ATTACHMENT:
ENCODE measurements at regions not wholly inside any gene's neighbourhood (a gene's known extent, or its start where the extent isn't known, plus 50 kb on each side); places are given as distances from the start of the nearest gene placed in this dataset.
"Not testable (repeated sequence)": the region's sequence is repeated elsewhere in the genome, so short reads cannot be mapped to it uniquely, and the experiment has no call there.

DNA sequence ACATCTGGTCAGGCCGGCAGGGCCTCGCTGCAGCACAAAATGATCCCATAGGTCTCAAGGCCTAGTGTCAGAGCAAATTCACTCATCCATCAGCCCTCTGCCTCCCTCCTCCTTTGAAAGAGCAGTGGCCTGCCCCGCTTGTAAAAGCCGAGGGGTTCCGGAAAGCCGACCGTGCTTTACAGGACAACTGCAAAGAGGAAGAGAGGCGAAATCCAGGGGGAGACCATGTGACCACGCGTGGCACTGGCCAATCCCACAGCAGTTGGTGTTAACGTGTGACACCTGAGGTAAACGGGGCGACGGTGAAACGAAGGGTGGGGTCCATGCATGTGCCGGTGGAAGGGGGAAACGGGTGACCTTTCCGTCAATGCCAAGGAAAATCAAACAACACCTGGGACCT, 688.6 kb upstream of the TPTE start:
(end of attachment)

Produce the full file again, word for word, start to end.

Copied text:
ENCODE measurements at regions not wholly inside any gene's neighbourhood (a gene's known extent, or its start where the extent isn't known, plus 50 kb on each side); places are given as distances from the start of the nearest gene placed in this dataset.
"Not testable (repeated sequence)": the region's sequence is repeated elsewhere in the genome, so short reads cannot be mapped to it uniquely, and the experiment has no call there.

DNA sequence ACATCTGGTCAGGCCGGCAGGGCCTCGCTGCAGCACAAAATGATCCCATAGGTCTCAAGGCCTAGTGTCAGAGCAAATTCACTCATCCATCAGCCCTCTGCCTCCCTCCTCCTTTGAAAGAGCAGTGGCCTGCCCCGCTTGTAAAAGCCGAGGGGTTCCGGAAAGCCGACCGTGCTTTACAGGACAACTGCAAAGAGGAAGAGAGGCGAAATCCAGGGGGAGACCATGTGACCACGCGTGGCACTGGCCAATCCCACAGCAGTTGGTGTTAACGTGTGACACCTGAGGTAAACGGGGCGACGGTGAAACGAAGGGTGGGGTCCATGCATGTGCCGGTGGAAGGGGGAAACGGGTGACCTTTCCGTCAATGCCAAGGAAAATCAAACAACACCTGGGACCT, 688.6 kb upstream of the TPTE start: